How to setup an Nginx reverse proxy with a SSL certificate in XWIKI

Hey everyone,  Tonight I continue my previous post of the complete setup of xwiki. This post is about how to setup  Nginx as a reverse proxy with an SSL certificate.

Before moving further we consider that xwiki runs on the server( EC2 server) with a domain name called

To create a custom domain name using AWS you can follow this link:-

By default, Tomcat 9 works on port 8080, and you can only visit your XWiki site from the same port. If you want to facilitate visitors' access by removing the port number part, you can install Nginx as a reverse proxy between XWiki and visitors.

Step 1, Install Nginx using apt:
sudo apt install nginx -y
Step 2, Setup Nginx as a reverse proxy by modifying its default site configurations:
cd /etc/nginx/sites-available 
sudo mv default default.bak 
sudo vi default
Step 3, Edit the file
server { 
proxy_request_buffering off; 
proxy_buffering off; 
location / { 
    proxy_redirect off;
    proxy_set_header Host $host; 
    proxy_set_header X-Real-IP $remote_addr; 
    proxy_set_header X-Forwarded-For $proxy_add_x_forwarded_for;
    proxy_set_header X-Forwarded-Host $server_name; 

Save and quit
Step 4, Start the Nginx service and set it to automatically start on system startup:
sudo systemctl restart nginx.service 
sudo systemctl enable nginx.service

Step 5,  Modify the UFW firewall rules accordingly:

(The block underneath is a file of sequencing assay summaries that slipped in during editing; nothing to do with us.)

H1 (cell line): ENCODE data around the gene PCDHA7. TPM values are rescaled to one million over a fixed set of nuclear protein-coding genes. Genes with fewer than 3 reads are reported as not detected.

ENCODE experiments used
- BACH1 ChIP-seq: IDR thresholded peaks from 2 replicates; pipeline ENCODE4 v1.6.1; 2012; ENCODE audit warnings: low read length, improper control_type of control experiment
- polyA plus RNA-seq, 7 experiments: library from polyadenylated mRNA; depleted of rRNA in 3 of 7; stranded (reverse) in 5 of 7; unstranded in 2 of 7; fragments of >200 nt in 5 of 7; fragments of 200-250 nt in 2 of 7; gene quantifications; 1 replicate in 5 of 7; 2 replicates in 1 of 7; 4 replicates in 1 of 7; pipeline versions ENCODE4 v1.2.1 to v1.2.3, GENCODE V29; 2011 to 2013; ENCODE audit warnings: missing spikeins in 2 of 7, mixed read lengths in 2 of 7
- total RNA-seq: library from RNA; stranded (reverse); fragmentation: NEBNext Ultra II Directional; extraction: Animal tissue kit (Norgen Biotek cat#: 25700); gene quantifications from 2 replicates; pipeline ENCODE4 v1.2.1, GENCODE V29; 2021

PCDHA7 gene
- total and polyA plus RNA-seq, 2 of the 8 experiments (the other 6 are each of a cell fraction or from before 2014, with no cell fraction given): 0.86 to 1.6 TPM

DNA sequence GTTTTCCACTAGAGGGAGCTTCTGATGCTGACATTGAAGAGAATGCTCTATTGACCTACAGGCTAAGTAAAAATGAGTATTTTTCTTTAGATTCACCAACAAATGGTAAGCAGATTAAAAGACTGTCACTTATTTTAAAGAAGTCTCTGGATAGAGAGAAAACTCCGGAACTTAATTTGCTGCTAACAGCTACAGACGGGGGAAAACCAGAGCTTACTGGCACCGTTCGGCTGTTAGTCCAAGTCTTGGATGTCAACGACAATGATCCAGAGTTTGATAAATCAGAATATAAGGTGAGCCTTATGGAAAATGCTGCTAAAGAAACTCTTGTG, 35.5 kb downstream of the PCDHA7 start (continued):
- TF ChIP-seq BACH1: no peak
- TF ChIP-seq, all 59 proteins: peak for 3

sudo ufw allow 80 
sudo ufw deny 8080 
sudo ufw reload

Step 6, Verify
So just check the port  number 80 is working or not on the browser
Also, check port number 8080 is not working

Step 7, Add SSL certificate
First, download the Let’s Encrypt client, certbot:
apt-get update 
sudo apt-get install certbot 
apt-get install python-certbot-nginx

Step 8,  Obtain the SSL/TLS Certificate
The NGINX plug‑in for certbot takes care of reconfiguring NGINX and reloading its configuration whenever necessary.
  1. Run the following command to generate certificates with the NGINX plug‑in: sudo certbot --nginx -d -d
  2. Respond to prompts from certbot to configure your HTTPS settings, which involves entering your email address and agreeing to the Let’s Encrypt terms of service.
  3. certbot generates a message indicating that certificate generation was successful and specifying the location of the certificate on your server. When certificate generation completes, NGINX reloads with the new settings.
  4. If you look at domain‑name.conf, you see that certbot has modified it:

Now check the URL

Hope you enjoyed my blog post.😎


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